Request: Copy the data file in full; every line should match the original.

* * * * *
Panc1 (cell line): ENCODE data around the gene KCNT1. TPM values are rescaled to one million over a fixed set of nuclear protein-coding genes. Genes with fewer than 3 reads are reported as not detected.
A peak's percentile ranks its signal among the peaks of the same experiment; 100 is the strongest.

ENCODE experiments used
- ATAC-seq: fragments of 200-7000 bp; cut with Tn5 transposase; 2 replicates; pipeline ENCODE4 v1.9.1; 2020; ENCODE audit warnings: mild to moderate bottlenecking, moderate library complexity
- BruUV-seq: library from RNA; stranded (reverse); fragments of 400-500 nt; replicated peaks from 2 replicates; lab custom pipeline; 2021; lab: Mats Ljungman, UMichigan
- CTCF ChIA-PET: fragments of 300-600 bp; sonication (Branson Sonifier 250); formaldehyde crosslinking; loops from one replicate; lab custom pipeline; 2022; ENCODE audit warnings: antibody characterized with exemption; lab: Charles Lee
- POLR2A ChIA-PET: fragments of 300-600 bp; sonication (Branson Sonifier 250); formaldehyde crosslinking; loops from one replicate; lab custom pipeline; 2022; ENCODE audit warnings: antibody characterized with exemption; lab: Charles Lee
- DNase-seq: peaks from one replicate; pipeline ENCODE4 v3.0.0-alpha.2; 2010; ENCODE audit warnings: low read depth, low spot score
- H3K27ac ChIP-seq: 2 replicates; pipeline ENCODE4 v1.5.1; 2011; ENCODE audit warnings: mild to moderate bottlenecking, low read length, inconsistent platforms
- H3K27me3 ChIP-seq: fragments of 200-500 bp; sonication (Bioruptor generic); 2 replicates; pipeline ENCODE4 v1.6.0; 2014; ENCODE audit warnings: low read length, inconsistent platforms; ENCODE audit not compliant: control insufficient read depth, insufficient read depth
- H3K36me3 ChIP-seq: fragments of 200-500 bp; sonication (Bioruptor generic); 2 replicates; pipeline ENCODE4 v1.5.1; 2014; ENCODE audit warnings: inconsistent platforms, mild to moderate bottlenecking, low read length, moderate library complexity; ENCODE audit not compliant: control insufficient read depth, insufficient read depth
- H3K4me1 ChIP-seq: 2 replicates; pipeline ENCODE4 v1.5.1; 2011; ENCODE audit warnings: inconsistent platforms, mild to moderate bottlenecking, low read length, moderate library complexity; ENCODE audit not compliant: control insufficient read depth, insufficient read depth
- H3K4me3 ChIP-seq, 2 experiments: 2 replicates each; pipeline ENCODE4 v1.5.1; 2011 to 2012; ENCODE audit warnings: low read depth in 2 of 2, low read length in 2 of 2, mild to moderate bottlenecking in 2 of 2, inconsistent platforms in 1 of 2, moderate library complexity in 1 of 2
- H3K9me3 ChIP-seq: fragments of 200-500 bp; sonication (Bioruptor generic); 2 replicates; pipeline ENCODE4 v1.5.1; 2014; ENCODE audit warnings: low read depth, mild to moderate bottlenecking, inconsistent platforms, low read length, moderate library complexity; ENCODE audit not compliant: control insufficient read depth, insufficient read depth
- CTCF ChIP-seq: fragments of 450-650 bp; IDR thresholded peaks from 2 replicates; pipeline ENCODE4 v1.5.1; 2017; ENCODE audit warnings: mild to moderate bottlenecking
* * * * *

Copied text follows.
Panc1 (cell line): ENCODE data around the gene KCNT1. TPM values are rescaled to one million over a fixed set of nuclear protein-coding genes. Genes with fewer than 3 reads are reported as not detected.
A peak's percentile ranks its signal among the peaks of the same experiment; 100 is the strongest.

ENCODE experiments used
- ATAC-seq: fragments of 200-7000 bp; cut with Tn5 transposase; 2 replicates; pipeline ENCODE4 v1.9.1; 2020; ENCODE audit warnings: mild to moderate bottlenecking, moderate library complexity
- BruUV-seq: library from RNA; stranded (reverse); fragments of 400-500 nt; replicated peaks from 2 replicates; lab custom pipeline; 2021; lab: Mats Ljungman, UMichigan
- CTCF ChIA-PET: fragments of 300-600 bp; sonication (Branson Sonifier 250); formaldehyde crosslinking; loops from one replicate; lab custom pipeline; 2022; ENCODE audit warnings: antibody characterized with exemption; lab: Charles Lee
- POLR2A ChIA-PET: fragments of 300-600 bp; sonication (Branson Sonifier 250); formaldehyde crosslinking; loops from one replicate; lab custom pipeline; 2022; ENCODE audit warnings: antibody characterized with exemption; lab: Charles Lee
- DNase-seq: peaks from one replicate; pipeline ENCODE4 v3.0.0-alpha.2; 2010; ENCODE audit warnings: low read depth, low spot score
- H3K27ac ChIP-seq: 2 replicates; pipeline ENCODE4 v1.5.1; 2011; ENCODE audit warnings: mild to moderate bottlenecking, low read length, inconsistent platforms
- H3K27me3 ChIP-seq: fragments of 200-500 bp; sonication (Bioruptor generic); 2 replicates; pipeline ENCODE4 v1.6.0; 2014; ENCODE audit warnings: low read length, inconsistent platforms; ENCODE audit not compliant: control insufficient read depth, insufficient read depth
- H3K36me3 ChIP-seq: fragments of 200-500 bp; sonication (Bioruptor generic); 2 replicates; pipeline ENCODE4 v1.5.1; 2014; ENCODE audit warnings: inconsistent platforms, mild to moderate bottlenecking, low read length, moderate library complexity; ENCODE audit not compliant: control insufficient read depth, insufficient read depth
- H3K4me1 ChIP-seq: 2 replicates; pipeline ENCODE4 v1.5.1; 2011; ENCODE audit warnings: inconsistent platforms, mild to moderate bottlenecking, low read length, moderate library complexity; ENCODE audit not compliant: control insufficient read depth, insufficient read depth
- H3K4me3 ChIP-seq, 2 experiments: 2 replicates each; pipeline ENCODE4 v1.5.1; 2011 to 2012; ENCODE audit warnings: low read depth in 2 of 2, low read length in 2 of 2, mild to moderate bottlenecking in 2 of 2, inconsistent platforms in 1 of 2, moderate library complexity in 1 of 2
- H3K9me3 ChIP-seq: fragments of 200-500 bp; sonication (Bioruptor generic); 2 replicates; pipeline ENCODE4 v1.5.1; 2014; ENCODE audit warnings: low read depth, mild to moderate bottlenecking, inconsistent platforms, low read length, moderate library complexity; ENCODE audit not compliant: control insufficient read depth, insufficient read depth
- CTCF ChIP-seq: fragments of 450-650 bp; IDR thresholded peaks from 2 replicates; pipeline ENCODE4 v1.5.1; 2017; ENCODE audit warnings: mild to moderate bottlenecking